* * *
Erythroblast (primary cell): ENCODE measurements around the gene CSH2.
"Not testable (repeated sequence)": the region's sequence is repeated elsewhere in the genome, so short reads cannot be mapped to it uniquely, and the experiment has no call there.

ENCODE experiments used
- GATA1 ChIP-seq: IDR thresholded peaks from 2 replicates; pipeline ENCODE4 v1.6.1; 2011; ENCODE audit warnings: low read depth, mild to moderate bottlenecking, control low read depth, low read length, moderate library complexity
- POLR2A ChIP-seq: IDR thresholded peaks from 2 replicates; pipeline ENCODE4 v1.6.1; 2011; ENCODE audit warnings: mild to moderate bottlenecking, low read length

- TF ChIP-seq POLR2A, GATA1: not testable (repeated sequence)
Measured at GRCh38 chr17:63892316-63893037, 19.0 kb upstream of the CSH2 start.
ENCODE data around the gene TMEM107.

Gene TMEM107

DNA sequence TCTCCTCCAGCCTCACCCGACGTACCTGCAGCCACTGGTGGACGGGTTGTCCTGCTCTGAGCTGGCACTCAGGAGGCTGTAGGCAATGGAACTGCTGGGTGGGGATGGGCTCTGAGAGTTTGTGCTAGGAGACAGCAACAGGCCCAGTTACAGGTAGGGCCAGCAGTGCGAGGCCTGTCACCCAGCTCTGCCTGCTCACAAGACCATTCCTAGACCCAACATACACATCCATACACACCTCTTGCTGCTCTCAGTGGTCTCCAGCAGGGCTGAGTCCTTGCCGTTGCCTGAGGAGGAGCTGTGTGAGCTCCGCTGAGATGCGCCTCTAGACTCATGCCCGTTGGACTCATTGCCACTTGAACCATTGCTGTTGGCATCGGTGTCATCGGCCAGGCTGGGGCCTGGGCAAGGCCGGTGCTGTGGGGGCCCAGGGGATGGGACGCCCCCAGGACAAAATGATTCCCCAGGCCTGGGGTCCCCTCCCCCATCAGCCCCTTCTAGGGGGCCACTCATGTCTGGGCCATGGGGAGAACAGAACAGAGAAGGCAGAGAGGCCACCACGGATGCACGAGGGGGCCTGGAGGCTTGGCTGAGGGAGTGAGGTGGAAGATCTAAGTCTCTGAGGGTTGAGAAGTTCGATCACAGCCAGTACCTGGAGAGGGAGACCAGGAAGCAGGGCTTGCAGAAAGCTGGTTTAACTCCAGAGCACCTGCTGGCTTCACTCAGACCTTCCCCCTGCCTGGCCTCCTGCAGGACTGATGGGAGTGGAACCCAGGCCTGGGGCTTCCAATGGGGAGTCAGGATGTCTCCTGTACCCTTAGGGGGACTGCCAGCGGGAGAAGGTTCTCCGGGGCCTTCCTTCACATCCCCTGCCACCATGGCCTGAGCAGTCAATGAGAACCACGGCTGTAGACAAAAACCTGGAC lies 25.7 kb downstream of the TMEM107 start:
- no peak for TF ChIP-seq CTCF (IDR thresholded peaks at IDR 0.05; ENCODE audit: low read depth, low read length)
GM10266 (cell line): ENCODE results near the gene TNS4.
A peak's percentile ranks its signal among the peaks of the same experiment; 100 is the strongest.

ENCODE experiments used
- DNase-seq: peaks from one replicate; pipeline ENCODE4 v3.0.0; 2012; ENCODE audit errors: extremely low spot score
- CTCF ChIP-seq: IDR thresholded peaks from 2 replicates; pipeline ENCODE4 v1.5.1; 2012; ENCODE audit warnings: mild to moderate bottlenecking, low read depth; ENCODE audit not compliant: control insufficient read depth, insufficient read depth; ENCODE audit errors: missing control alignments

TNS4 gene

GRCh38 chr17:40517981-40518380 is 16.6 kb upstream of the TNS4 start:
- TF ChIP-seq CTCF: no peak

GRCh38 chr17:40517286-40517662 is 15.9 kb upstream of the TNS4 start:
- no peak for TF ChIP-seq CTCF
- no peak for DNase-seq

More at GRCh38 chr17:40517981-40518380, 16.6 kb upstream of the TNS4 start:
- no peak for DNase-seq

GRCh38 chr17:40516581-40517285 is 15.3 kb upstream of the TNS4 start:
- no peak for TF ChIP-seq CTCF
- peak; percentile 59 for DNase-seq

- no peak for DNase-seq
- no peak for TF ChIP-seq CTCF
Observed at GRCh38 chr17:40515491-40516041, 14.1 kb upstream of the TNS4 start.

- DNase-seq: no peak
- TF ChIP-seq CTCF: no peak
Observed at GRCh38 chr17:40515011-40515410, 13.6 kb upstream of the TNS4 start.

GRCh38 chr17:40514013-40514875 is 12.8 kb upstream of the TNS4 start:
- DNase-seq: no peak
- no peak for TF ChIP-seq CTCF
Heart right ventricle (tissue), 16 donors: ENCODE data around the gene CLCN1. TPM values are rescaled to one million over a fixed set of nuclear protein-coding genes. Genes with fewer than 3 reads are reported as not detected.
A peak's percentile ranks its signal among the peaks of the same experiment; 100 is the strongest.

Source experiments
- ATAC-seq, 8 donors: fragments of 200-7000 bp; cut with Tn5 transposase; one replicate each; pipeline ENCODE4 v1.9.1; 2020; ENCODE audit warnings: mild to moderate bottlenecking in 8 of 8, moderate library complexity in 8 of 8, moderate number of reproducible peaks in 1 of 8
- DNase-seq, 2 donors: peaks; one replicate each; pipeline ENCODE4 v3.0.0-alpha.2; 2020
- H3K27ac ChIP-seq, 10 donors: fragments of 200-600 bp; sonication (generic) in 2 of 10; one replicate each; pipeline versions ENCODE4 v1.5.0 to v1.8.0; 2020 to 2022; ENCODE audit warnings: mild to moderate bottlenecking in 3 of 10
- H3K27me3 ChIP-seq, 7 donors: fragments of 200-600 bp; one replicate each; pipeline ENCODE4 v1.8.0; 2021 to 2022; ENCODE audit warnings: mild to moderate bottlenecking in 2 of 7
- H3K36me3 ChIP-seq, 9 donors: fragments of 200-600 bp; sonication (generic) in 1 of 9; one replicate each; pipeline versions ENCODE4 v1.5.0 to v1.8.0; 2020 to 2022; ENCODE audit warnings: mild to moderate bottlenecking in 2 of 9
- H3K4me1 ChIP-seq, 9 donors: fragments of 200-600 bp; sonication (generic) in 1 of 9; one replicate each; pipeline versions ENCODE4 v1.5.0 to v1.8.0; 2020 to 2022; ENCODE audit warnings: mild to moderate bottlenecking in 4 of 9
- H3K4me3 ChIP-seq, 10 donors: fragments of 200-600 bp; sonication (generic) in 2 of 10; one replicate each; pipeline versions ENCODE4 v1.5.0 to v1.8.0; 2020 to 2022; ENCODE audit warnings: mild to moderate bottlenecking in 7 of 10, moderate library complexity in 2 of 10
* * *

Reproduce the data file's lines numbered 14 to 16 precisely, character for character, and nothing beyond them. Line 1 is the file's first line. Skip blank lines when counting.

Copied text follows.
ENCODE experiments used
- DNase-seq: peaks from one replicate; pipeline ENCODE4 v3.0.0; 2012; ENCODE audit errors: extremely low spot score
- CTCF ChIP-seq: IDR thresholded peaks from 2 replicates; pipeline ENCODE4 v1.5.1; 2012; ENCODE audit warnings: mild to moderate bottlenecking, low read depth; ENCODE audit not compliant: control insufficient read depth, insufficient read depth; ENCODE audit errors: missing control alignments